One of my favorite teachers in college (who I think was my wife’s only teacher in college, she took so many of his classes) told a story that I have thought about many times.
It seems an older single missionary lady somehow revealed to her superiors that she had stopped reading the Bible.
Why?, they asked.
Well, she said, she’d already read it many times. She knew what happened in the end (and in the middle, and in the beginning). She didn’t see why she had to keep dragging her eyes across the pages.
I don’t remember what happened in the end. But that part of the story stuck with me because, I think, I was afraid that might happen—or was happening—to me.
But I want to praise the Lord that so far it has not happened. I can say to (regenerated) college students that if you pray for grace, stick with it, take sermon notes, make at least a half-hearted attempt to listen in Bible class, resolve to pray and read your Bible, repent for not doing it, try again, read good Christian books, get a little older, have a few more experiences in life and ministry, and find Christian friends who seem to be ahead of you spiritually—in short, if you do what I did—your Bible reading will get richer.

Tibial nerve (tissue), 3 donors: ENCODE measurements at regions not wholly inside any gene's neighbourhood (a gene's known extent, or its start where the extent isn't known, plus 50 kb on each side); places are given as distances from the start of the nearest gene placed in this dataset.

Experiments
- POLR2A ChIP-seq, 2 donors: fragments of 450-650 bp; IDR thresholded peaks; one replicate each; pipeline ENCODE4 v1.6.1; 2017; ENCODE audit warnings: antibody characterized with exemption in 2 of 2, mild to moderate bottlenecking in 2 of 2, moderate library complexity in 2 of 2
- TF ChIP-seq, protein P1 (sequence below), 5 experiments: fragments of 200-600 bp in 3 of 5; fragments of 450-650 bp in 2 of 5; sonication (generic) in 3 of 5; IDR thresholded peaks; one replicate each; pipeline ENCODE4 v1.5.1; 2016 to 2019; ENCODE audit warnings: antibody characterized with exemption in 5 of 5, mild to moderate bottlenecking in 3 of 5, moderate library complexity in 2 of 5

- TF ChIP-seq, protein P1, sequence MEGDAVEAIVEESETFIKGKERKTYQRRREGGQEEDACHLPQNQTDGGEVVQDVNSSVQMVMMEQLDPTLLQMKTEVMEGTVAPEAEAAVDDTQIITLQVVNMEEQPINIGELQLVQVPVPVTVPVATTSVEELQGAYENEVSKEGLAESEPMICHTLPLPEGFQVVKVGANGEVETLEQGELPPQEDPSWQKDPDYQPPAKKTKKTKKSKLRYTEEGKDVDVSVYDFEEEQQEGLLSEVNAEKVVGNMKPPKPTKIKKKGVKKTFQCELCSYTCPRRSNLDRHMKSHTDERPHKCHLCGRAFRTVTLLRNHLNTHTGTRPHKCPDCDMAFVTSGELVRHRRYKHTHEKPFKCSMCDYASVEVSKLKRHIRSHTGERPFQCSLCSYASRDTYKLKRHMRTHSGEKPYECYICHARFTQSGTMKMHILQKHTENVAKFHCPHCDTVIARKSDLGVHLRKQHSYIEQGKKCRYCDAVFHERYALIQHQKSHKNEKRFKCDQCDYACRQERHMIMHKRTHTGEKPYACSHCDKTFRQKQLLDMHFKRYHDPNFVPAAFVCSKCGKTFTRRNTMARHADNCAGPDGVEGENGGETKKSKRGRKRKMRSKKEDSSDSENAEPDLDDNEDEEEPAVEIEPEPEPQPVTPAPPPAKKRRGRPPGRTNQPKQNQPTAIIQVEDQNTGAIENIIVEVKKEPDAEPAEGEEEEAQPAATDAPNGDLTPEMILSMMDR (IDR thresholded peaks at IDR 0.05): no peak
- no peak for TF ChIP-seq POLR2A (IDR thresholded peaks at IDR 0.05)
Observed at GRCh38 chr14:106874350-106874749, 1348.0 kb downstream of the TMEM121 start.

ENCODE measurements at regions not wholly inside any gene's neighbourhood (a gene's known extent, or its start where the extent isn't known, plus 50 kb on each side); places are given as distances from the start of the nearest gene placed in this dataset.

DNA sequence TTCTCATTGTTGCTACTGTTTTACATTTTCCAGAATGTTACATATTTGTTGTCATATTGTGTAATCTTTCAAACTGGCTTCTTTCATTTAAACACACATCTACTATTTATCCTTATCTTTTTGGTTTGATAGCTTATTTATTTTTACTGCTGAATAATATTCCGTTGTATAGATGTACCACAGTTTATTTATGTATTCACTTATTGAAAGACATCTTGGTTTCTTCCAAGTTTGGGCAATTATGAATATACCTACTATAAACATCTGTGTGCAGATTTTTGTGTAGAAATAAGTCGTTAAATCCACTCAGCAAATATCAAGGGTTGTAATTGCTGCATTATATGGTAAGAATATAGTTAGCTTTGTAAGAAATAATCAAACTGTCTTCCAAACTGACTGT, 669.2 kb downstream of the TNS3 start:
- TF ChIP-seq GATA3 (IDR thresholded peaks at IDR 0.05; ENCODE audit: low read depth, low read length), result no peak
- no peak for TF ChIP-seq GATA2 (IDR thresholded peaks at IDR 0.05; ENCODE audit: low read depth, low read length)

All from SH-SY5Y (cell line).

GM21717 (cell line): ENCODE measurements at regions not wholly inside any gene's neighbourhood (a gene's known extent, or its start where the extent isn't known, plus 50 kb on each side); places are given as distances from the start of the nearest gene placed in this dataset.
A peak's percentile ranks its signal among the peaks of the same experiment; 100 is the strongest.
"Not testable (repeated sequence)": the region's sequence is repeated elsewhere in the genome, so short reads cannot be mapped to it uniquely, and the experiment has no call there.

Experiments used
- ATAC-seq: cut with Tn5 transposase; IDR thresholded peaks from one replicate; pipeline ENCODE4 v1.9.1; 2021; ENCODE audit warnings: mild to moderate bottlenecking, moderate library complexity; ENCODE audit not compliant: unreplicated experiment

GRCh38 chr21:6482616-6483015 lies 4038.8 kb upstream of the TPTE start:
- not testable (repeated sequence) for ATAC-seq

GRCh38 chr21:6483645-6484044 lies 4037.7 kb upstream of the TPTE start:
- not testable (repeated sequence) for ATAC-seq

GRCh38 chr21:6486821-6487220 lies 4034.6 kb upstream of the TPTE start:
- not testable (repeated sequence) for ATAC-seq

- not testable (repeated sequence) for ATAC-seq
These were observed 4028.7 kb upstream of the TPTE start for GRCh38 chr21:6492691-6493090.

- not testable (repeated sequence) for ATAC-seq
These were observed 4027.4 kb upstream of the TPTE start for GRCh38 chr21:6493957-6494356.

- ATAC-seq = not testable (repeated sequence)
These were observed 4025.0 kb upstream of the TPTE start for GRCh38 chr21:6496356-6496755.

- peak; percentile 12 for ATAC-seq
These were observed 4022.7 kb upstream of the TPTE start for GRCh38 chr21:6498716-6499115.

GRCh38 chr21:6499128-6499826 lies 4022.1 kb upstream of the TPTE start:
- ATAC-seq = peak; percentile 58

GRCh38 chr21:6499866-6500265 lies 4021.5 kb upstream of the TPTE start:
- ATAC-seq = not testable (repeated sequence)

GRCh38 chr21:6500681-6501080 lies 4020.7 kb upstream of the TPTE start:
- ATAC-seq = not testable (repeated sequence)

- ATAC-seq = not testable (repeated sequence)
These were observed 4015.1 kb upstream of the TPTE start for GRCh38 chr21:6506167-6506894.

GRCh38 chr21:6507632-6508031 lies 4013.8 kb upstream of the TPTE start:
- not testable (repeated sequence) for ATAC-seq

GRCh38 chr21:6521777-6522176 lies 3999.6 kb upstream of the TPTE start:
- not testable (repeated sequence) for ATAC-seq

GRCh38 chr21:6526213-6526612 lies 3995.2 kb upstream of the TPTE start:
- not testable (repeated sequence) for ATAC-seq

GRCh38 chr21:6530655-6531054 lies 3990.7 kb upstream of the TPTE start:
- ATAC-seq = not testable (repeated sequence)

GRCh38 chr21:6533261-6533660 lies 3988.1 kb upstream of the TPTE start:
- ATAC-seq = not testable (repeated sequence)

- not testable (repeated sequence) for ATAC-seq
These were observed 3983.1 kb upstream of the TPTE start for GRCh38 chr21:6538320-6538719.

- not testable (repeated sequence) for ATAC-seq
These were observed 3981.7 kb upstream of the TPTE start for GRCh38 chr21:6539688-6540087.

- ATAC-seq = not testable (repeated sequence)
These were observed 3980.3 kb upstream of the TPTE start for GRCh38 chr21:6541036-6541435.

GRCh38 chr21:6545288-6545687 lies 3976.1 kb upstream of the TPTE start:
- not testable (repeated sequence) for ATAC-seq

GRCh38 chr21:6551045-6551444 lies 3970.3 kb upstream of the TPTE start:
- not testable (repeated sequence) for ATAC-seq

I am experiencing this right now as I work my way through the narrative portions of the Old Testament and write about them for a dozen or so eighth-graders I’ll never meet. (That’s right; my Bible textbook readership is exponentially larger than my blog readership.)
Ezekiel 16, for example, hit me with incredible power a few weeks ago when I read it for the first time in several years. Why? Because the hermeneutical spiral had spun around a few times in my head and heart since my last reading. Enmeshed as I was among the trees, a sudden view of the forest was breathtaking.
Keep going. By God’s grace, keep going.